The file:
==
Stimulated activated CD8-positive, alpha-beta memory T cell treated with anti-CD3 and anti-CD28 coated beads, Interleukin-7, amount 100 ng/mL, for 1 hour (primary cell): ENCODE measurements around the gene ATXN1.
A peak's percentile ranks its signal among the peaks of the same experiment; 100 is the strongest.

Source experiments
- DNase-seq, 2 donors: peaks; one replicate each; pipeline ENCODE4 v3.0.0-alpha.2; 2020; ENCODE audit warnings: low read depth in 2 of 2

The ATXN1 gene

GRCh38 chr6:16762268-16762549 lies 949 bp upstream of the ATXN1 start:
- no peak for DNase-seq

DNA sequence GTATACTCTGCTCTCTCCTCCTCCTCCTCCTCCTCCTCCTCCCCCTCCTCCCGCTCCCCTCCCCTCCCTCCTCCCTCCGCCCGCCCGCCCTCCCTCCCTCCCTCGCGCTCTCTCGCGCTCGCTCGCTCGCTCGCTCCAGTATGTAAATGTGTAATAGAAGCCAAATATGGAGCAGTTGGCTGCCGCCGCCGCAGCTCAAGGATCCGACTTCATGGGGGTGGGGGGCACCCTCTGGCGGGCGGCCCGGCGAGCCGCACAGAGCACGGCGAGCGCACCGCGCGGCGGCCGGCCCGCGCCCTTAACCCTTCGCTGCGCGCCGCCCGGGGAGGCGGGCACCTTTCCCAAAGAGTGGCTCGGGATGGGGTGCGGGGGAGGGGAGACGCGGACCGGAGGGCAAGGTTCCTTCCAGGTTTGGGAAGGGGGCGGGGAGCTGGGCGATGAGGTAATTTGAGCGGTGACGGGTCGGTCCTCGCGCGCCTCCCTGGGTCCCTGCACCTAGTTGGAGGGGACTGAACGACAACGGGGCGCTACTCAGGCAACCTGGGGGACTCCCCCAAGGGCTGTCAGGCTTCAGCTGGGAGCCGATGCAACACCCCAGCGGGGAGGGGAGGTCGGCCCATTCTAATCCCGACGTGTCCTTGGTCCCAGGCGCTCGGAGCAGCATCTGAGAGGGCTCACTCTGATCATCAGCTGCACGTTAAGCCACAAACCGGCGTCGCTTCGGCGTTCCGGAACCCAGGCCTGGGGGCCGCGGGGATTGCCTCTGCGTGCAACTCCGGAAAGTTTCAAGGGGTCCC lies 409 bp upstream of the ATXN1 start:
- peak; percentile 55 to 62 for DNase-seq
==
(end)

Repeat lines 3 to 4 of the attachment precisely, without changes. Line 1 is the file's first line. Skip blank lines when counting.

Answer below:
Source experiments
- DNase-seq, 2 donors: peaks; one replicate each; pipeline ENCODE4 v3.0.0-alpha.2; 2020; ENCODE audit warnings: low read depth in 2 of 2